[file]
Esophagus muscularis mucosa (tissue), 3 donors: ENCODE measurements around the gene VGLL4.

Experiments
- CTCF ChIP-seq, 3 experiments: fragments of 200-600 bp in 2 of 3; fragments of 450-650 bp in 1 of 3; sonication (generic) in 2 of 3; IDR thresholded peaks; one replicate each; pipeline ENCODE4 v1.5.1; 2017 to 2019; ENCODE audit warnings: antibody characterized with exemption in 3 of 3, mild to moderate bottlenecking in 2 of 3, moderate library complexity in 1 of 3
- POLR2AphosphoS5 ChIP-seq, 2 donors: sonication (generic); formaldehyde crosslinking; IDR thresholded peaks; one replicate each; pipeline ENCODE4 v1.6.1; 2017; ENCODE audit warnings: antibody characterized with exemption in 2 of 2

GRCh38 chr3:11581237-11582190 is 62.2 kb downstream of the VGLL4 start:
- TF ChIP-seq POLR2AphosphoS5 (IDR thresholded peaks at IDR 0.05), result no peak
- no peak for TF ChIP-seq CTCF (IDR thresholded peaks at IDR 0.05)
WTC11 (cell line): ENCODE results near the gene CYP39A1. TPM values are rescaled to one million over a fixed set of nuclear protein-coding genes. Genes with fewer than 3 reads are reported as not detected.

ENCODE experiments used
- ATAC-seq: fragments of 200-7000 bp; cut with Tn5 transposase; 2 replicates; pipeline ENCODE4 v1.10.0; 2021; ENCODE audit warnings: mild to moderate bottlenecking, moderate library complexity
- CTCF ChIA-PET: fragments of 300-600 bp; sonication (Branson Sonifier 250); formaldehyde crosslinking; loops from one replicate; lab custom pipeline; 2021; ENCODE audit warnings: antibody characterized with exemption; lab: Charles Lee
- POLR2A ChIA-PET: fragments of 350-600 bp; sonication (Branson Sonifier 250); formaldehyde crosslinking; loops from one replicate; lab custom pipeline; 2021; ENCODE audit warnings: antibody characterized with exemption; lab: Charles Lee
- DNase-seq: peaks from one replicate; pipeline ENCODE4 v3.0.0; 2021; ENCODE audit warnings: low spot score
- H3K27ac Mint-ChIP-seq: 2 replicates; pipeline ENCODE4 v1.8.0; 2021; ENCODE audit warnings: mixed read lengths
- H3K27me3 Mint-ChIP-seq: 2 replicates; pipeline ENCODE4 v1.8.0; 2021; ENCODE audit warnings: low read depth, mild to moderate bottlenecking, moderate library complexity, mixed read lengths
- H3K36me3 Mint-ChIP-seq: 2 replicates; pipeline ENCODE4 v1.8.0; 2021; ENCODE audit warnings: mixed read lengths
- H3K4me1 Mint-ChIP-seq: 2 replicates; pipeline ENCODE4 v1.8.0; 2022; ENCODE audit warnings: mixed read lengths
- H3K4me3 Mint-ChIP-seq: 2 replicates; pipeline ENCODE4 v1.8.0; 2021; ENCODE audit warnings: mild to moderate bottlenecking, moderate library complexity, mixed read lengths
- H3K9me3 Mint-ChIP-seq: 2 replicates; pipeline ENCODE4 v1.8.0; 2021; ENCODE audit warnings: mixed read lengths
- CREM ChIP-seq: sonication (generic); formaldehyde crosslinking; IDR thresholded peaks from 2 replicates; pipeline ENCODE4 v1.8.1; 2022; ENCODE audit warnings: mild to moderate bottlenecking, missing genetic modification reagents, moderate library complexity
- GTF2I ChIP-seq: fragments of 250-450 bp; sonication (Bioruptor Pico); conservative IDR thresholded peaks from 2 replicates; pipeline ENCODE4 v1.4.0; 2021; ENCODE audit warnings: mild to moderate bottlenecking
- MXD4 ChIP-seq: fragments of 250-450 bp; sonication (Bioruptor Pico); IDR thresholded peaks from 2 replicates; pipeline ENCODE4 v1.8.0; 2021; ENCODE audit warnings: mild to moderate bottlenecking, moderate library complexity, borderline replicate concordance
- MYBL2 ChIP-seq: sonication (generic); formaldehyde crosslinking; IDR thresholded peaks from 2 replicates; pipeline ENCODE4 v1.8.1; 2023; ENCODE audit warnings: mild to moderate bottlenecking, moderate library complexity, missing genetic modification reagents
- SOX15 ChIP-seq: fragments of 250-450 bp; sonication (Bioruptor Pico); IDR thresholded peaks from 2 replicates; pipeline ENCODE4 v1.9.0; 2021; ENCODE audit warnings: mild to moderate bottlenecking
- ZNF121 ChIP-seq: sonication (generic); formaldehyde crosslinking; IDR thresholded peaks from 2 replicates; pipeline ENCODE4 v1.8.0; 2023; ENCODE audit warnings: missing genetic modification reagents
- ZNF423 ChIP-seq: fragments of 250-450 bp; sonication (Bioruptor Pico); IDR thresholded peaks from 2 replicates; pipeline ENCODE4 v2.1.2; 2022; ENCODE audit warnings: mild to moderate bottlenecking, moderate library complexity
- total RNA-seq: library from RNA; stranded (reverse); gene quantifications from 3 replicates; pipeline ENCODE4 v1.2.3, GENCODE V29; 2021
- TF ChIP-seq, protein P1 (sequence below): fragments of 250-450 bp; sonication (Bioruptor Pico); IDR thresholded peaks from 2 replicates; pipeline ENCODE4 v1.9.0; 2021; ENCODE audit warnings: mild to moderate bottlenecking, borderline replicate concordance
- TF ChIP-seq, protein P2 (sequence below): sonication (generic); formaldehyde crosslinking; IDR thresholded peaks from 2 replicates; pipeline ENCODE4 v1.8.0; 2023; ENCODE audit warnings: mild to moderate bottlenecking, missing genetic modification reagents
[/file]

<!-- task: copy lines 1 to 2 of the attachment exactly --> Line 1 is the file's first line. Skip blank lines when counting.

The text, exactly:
Esophagus muscularis mucosa (tissue), 3 donors: ENCODE measurements around the gene VGLL4.

Experiments